On 30th January 1933, President Paul von Hindenburg appointed Adolf Hitler as chancellor. Less than four months after the Nazis took power, Hirschfeld’s Institute was sacked. On the morning of 6th May, a group of university students who belonged to the National Socialist Student League stormed the institution, shouting “Burn Hirschfeld!” and began to beat up its staff and smash up the premises.
In the afternoon, the SA came to the institute, carrying out a more systematic attack, removing all books and volumes from the library and storing them for a book-burning event which was to be held four days later. In the evening, the Berlin police arrived at the institution and announced that it was closed forever.
By the time of the book burning, Hirschfeld had long since left Germany for a speaking tour that took him around the world; he never returned to Germany.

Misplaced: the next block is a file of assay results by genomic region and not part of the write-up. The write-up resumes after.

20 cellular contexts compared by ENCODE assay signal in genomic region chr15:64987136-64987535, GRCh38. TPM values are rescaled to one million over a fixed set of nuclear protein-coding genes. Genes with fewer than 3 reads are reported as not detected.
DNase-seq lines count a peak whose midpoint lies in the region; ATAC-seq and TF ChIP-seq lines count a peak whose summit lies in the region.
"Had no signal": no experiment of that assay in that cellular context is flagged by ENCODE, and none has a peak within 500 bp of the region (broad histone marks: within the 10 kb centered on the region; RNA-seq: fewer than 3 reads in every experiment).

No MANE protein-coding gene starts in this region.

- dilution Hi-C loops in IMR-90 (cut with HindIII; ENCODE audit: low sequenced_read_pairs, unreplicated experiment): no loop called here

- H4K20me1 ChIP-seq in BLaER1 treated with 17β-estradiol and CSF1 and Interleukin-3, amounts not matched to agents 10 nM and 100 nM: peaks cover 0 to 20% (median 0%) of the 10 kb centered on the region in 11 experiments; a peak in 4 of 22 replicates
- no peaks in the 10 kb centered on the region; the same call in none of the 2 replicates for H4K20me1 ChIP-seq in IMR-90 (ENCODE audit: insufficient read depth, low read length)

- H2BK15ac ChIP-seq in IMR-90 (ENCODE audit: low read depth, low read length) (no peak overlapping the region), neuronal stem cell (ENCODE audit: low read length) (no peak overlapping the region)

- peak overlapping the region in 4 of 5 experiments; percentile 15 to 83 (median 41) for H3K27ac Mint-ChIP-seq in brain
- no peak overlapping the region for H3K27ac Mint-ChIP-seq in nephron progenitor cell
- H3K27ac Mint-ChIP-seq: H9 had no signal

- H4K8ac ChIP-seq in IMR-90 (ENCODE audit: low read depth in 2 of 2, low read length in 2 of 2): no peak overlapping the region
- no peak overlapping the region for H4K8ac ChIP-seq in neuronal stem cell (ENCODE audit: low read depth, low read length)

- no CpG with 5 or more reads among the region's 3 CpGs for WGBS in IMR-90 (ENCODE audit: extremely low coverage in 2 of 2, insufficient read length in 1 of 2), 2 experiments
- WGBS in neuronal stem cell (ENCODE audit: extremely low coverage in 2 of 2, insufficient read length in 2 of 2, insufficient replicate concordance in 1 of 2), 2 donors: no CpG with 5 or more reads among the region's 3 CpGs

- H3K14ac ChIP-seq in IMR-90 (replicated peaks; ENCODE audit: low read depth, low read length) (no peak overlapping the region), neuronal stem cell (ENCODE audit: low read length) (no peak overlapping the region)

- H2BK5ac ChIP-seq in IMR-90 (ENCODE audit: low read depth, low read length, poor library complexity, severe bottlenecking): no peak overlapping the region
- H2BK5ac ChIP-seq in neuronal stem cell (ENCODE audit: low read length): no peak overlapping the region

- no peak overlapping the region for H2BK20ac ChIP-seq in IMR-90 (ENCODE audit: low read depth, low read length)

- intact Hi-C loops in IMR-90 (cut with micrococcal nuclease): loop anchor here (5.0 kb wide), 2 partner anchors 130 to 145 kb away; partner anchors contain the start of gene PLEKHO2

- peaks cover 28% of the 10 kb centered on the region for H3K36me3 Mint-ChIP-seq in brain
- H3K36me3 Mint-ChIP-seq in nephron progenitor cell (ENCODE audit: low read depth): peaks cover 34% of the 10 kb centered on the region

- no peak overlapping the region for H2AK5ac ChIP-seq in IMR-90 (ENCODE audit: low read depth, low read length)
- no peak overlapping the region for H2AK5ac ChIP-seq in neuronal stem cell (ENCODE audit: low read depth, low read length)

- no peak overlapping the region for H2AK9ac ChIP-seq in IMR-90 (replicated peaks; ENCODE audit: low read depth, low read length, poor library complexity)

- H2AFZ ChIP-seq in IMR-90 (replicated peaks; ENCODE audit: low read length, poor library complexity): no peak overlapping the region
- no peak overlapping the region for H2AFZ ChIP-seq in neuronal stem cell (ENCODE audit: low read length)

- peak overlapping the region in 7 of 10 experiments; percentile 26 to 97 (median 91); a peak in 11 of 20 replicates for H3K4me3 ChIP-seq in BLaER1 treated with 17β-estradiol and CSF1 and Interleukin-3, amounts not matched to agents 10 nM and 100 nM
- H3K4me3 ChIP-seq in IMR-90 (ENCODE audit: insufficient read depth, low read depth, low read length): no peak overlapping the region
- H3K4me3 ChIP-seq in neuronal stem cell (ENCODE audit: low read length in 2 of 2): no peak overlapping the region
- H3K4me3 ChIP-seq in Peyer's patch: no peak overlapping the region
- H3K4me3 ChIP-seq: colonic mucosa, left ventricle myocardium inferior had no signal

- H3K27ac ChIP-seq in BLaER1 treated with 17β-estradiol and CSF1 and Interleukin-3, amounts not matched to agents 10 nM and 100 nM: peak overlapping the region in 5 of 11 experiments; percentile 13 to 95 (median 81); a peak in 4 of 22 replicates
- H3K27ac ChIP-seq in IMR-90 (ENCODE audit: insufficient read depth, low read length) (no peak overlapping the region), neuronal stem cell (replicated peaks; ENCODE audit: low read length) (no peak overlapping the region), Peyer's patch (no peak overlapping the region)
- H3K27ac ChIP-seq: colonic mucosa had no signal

In March 1932, he stopped briefly in Athens, spent several weeks in Vienna and then settled in Zurich, Switzerland. While he was there, he worked on a book that recounted his experiences and observations while he was on his world tour and it was published in 1933 under the title ‘Men and Women: The World Journey of a Sexologist‘.
Hirschfeld stayed near Germany, hoping that he would be able to return to Berlin if the country’s political situation improved. With the Nazi regime’s rise to power which coincided with the completion of his work on his tour book, he decided to go into exile in France.
Life in France